Founders of crypto mixer arrested, sanctioned after US cracks down on Tornado Cash

The move comes just days after a federal judge decided that the government had the authority to sanction them

U.S. Treasury Department building
This June 6, 2019, photo, shows the U.S. Treasury Department building at dusk in Washington.Patrick Semansky (AP)

U.S. government officials on Wednesday started cracking down on the co-founders of the virtual currency mixer Tornado Cash, just days after a federal judge decided that the government had the authority to sanction them.

Treasury’s Office of Foreign Assets Control sanctioned Russian national Roman Semenov, one of the three co-founders of Tornado Cash, for allegedly supporting the North Korean hacking organization Lazarus Group, among other things.

Also Wednesday, the Justice Department unsealed an indictment charging Semenov and Tornado Cash co-founder Roman Storm, from Auburn, Washington, with conspiracy to commit money laundering, operating an unlicensed money transmitting business and other crimes. Storm was arrested in Washington on Wednesday by federal officials.

Semenov is believed to be in Dubai.

Tornado Cash and other mixing services combine various digital assets, including potentially illegally obtained funds along with legitimately obtained funds, so that illegal actors can obscure the origin of the stolen funds.

Tornado Cash was sanctioned in August 2022, accused of helping to launder more than $7 billion worth of virtual currency since its creation in 2019. The Justice Department says Tornado Cash facilitated more than $1 billion in money-laundering transactions, including hundreds of millions for Lazarus Group. Treasury says Tornado Cash systems were used, among other things, to launder more than $96 million drawn from the June 2022 Harmony blockchain bridge theft and August 2022 Nomad crypto firm heist.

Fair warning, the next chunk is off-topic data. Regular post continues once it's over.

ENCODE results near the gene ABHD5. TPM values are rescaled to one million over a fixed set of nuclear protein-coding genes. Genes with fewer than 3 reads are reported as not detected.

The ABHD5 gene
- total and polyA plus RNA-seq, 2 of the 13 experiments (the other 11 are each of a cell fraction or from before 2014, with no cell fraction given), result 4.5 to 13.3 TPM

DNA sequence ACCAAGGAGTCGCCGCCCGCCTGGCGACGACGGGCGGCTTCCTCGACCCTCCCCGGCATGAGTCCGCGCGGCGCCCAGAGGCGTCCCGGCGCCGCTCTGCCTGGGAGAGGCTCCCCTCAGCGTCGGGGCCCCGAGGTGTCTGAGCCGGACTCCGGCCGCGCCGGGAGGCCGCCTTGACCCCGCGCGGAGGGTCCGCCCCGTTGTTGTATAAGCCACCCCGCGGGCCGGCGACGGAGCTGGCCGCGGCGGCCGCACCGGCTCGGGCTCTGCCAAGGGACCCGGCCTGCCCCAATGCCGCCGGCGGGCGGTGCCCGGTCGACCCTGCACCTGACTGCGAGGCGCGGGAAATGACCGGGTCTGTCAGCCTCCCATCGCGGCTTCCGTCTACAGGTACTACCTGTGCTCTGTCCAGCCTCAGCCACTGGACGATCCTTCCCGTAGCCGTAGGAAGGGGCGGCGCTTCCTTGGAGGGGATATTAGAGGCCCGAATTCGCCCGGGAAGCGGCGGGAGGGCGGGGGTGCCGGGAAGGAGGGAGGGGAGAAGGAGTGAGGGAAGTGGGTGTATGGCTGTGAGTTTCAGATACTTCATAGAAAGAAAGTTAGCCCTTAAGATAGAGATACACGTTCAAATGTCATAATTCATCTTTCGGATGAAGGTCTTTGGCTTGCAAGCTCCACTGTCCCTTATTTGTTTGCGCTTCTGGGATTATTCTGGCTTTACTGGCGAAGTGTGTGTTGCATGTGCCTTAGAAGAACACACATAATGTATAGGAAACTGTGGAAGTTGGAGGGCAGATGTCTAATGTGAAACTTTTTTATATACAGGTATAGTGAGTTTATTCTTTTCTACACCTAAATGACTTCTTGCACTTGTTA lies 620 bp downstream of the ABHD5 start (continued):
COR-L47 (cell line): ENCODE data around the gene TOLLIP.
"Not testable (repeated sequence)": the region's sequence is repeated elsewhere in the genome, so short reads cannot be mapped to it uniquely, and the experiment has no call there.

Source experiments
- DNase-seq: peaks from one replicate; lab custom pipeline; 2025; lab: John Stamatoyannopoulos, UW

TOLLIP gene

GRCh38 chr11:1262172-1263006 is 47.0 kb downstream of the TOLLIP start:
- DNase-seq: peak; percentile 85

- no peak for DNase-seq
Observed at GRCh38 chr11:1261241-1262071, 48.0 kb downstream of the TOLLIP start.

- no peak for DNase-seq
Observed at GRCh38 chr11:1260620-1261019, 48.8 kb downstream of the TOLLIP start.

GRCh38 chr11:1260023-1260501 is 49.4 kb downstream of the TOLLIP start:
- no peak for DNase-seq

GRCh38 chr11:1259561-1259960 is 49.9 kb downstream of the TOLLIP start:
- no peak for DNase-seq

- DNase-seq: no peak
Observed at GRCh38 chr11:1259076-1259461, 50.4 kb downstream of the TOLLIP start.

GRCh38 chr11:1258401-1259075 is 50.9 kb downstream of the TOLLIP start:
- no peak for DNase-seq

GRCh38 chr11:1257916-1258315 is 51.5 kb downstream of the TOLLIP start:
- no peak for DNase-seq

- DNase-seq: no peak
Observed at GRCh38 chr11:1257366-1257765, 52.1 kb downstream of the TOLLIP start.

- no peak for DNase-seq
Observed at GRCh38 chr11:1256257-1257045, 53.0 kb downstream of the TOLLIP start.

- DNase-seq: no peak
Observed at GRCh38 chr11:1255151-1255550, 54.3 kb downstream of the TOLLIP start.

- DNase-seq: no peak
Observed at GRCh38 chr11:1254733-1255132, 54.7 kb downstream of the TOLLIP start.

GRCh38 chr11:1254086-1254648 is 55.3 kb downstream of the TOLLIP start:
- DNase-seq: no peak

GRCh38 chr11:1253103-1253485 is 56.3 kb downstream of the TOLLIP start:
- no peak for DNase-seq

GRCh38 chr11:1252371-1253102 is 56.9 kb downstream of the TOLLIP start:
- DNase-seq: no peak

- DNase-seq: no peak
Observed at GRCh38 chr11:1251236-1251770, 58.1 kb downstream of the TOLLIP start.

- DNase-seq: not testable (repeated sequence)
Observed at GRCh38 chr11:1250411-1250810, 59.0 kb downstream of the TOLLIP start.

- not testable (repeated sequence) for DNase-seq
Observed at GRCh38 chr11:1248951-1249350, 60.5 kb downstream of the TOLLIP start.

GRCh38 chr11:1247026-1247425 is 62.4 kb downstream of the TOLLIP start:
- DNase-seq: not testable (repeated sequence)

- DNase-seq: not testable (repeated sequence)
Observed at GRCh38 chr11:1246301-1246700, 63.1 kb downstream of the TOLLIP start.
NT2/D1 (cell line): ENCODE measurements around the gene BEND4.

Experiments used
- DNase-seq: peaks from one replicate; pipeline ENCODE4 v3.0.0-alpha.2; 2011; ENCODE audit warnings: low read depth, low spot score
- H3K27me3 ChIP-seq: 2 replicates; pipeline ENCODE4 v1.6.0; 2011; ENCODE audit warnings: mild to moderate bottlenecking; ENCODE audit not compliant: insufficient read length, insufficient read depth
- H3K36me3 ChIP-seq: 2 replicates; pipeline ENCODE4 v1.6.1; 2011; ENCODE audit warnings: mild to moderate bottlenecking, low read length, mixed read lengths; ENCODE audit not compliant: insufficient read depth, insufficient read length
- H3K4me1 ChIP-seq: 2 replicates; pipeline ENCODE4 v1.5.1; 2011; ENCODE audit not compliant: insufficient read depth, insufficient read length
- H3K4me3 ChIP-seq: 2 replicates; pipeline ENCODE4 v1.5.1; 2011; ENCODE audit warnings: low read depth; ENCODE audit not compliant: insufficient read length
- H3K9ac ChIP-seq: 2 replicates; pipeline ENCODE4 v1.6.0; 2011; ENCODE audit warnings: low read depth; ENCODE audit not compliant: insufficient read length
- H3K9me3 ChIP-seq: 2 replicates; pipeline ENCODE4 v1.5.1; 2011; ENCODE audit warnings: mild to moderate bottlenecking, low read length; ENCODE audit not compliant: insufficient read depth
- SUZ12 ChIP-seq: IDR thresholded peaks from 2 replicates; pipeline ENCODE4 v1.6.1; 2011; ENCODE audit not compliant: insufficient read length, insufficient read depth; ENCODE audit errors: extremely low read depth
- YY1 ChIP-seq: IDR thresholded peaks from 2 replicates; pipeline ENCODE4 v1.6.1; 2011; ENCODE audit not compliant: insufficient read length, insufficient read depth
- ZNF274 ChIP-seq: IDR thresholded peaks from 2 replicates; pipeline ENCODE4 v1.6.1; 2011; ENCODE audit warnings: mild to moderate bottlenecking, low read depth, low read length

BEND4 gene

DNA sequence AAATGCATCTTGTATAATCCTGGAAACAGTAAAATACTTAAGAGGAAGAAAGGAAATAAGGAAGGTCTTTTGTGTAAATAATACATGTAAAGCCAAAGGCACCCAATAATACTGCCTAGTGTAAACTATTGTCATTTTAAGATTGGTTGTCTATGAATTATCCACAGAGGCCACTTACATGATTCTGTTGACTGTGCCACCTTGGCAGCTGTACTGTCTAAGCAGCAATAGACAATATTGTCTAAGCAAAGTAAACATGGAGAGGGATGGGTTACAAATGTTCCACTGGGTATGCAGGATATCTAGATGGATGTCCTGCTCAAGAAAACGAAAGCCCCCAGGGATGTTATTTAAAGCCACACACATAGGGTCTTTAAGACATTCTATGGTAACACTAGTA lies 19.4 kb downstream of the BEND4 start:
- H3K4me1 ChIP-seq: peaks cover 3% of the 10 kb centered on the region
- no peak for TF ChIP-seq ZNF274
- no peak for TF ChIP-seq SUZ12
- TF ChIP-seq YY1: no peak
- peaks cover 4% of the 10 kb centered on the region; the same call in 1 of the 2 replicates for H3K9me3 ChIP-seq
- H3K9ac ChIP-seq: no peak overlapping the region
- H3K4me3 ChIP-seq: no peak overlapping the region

Federal prosecutors also charged Semenov and Storm with violating the sanctions against Tornado Cash.

Brian Klein, an attorney at Waymaker LLP, who represents Storm, said “we are incredibly disappointed that the prosecutors chose to charge Mr. Storm because he helped develop software, and they did so based on a novel legal theory with dangerous implications for all software developers.”

Klein said his client has been cooperating with the prosecutors’ investigation since last year and disputes that he engaged in any criminal conduct.

The penalties and arrest come after U.S. District Judge Robert Pitman decided Aug. 17 that Treasury did not overstep its authority in sanctioning Tornado Cash. A group of crypto investors brought a lawsuit against Treasury in September 2022, alleging that Treasury overstepped its authority in sanctioning Tornado Cash.

The sanctions faced strong pushback from the crypto industry, which argued that the sanctions open the door to limiting Americans’ usage of privacy software.

A third co-founder of Tornado Cash, Alexey Pertsev, was arrested in August 2022 on money laundering charges in the Netherlands.

Legal representatives for Semenov and Pertsev were not immediately available for comment.

Last May, the U.S. sanctioned North Korean digital currency mixing firm Blender.io, which the country allegedly uses to launder stolen virtual currency and support cyber crimes.

Blender is accused of helping Lazarus Group to carry out a $620 million digital currency heist in March, the biggest of its kind to date.

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